“Ambitious working women are forced to adapt—painfully and at great cost to their wellness—to a path to success defined by the prototype of a dude with a stay-at-home spouse,” says Rachel Simmons, an executive coach and author of Enough As She Is. “At home, they judge themselves against an impossible, always-on standard of caregiving. Under these conditions you can’t really ever win, because there is always another box to check. Ambition has become a transaction where women feel they must trade their mental and physical health in exchange for [career] success.”
But the other part of it is that we began to realize we were fooled. All of the glittering baubles women were promised if we just hustled a little harder, worked a little more, leaned in a little further—equal pay, equal opportunity, better family leave, better childcare, workplaces free of harassment—were nowhere to be found. The magical thinking that if we did more, we could have more, well, it was no more.
“We’ve been told and conditioned through capitalism to fall into this trap that individual achievements are the antidote to systemic failure,” says Rainesford Stauffer, author of All the Gold Stars: Reimagining Ambition and the Ways We Strive. “But during the pandemic, people were still expected to go to work, people were still expected to perform, and structural crises compounded on top of personal ones. And people realized that these systems they poured themselves into had failed them.”
And so, 50 million people quit their jobs in 2022, according to a federal report. Others opted to do less. (Quiet Quitting, anyone?) Government data released this month showed that the number of people shifting down to part-time work by choice was up by five percent. And those who couldn’t resign, sure did dream about it. That same McKinsey report showed that 1 in 4 women considered leaving the workforce. All signs that our desire to be ambitious was gone.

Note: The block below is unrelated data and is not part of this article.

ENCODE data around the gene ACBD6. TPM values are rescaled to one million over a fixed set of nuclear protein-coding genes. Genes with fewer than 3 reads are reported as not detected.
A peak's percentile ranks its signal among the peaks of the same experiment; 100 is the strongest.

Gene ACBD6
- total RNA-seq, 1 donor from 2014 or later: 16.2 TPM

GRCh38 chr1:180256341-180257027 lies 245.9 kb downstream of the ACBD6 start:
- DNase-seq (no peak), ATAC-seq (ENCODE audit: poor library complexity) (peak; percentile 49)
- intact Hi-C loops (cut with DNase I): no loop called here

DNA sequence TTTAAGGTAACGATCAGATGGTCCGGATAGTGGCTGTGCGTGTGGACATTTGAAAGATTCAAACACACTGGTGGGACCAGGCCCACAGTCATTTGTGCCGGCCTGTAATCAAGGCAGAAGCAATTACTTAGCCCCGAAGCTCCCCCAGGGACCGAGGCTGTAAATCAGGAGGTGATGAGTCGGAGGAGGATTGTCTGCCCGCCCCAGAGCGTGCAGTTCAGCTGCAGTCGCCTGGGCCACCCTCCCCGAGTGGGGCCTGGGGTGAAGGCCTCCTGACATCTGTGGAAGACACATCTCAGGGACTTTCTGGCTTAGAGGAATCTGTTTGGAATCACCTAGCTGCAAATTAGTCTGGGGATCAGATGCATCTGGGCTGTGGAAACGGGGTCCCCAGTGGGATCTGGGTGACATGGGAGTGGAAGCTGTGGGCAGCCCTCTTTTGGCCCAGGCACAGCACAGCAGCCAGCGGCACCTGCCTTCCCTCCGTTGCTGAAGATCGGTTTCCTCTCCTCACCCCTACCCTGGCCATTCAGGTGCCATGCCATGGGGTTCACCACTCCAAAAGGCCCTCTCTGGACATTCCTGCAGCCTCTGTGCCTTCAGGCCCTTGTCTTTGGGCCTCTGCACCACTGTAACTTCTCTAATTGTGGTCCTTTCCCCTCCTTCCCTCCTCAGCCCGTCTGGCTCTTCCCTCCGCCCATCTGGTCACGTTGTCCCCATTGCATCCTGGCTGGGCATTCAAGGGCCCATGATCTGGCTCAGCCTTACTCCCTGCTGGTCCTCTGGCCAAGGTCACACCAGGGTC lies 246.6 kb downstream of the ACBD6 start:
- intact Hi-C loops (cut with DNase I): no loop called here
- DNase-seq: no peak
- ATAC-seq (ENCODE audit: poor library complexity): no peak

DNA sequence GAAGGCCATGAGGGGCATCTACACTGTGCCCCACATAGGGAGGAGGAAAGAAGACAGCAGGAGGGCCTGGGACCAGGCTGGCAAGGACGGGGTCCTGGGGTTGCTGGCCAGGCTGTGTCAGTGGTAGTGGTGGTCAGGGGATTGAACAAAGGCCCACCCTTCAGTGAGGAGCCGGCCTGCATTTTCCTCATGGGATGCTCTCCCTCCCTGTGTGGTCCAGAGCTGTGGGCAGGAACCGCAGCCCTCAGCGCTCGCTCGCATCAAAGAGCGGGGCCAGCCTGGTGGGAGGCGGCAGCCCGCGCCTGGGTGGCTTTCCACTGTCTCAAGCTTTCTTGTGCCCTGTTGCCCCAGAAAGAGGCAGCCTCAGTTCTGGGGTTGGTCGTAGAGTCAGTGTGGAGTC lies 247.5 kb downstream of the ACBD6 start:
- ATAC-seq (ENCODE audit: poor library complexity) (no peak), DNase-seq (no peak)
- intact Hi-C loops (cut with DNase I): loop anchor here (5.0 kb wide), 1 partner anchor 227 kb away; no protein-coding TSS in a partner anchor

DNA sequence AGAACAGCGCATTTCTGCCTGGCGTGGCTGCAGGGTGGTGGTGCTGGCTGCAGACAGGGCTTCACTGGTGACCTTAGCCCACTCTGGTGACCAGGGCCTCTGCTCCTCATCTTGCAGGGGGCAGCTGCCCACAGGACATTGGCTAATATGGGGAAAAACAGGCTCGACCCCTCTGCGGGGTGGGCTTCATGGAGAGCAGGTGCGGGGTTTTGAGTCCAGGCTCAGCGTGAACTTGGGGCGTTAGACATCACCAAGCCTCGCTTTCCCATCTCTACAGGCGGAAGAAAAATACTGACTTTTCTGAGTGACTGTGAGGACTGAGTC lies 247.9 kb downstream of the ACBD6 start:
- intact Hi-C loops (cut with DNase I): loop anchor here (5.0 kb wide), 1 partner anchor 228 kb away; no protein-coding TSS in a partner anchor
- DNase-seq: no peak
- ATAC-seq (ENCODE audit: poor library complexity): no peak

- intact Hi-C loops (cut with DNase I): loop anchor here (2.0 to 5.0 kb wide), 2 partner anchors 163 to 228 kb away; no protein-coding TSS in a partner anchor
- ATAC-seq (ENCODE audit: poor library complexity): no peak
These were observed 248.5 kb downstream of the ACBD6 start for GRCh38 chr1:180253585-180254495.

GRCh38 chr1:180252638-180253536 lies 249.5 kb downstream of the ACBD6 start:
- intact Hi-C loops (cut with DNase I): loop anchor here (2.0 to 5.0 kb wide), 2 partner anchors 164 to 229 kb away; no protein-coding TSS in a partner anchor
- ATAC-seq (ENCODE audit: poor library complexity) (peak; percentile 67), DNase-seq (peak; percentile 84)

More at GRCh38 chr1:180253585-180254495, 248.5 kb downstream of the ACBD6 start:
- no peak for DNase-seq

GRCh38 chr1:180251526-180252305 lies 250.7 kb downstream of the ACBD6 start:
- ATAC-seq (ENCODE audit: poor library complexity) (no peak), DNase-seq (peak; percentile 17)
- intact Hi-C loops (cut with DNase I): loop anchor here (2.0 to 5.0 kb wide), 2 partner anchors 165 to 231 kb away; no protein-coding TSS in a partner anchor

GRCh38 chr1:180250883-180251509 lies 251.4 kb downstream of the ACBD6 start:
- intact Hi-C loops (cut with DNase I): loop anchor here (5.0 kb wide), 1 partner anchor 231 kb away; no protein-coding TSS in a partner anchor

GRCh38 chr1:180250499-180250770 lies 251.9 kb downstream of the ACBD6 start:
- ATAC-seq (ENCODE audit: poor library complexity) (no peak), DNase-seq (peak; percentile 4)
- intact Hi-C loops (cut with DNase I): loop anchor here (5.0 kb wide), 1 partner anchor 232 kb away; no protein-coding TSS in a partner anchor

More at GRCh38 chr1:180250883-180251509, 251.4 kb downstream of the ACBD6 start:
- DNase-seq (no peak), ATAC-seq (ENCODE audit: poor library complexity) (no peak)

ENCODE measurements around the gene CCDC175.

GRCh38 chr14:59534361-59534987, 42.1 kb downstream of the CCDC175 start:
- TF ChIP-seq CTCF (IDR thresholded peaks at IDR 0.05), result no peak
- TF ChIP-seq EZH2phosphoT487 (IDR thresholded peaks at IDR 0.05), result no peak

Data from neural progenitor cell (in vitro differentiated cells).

That all seems so absolute, though. It positions ambition and apathy as absolute states; where the only options available are to do everything or nothing. It overlooks that both are continuums—and that there might be a third choice.
Because here's the thing: Not only have we been tricked into what ambition can do for us—we’ve been tricked about what it can be. The fruits of ambition have long centered on big promotions and bigger paychecks. On the kind of career news you post on social media that makes your friends’ jaws drop.
It’s actually quite limiting. “Ambition is about taking up space with your dreams and choices, hopefully to make the world better than how you found it,” says Simmons. “You can do that in any context that matters to you. Starting a family is ambitious, as is trying to build a healthy romantic relationship for the first time. So is getting sober.”